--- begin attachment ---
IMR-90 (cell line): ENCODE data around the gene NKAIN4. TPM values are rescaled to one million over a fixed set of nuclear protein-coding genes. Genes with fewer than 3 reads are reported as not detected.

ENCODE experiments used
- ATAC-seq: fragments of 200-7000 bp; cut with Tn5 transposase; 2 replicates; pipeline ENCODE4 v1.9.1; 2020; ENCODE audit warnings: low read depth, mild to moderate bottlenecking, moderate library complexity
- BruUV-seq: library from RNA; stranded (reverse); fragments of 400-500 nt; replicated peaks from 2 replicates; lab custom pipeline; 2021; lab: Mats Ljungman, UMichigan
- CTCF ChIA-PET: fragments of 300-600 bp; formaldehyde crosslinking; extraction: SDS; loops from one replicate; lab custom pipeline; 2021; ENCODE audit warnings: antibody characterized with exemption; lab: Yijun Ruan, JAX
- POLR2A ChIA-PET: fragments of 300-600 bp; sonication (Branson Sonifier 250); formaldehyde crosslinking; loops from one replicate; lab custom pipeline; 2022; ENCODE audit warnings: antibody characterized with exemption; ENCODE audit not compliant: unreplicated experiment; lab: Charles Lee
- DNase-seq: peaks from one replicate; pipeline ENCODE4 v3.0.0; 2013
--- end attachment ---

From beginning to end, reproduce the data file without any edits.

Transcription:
IMR-90 (cell line): ENCODE data around the gene NKAIN4. TPM values are rescaled to one million over a fixed set of nuclear protein-coding genes. Genes with fewer than 3 reads are reported as not detected.

ENCODE experiments used
- ATAC-seq: fragments of 200-7000 bp; cut with Tn5 transposase; 2 replicates; pipeline ENCODE4 v1.9.1; 2020; ENCODE audit warnings: low read depth, mild to moderate bottlenecking, moderate library complexity
- BruUV-seq: library from RNA; stranded (reverse); fragments of 400-500 nt; replicated peaks from 2 replicates; lab custom pipeline; 2021; lab: Mats Ljungman, UMichigan
- CTCF ChIA-PET: fragments of 300-600 bp; formaldehyde crosslinking; extraction: SDS; loops from one replicate; lab custom pipeline; 2021; ENCODE audit warnings: antibody characterized with exemption; lab: Yijun Ruan, JAX
- POLR2A ChIA-PET: fragments of 300-600 bp; sonication (Branson Sonifier 250); formaldehyde crosslinking; loops from one replicate; lab custom pipeline; 2022; ENCODE audit warnings: antibody characterized with exemption; ENCODE audit not compliant: unreplicated experiment; lab: Charles Lee
- DNase-seq: peaks from one replicate; pipeline ENCODE4 v3.0.0; 2013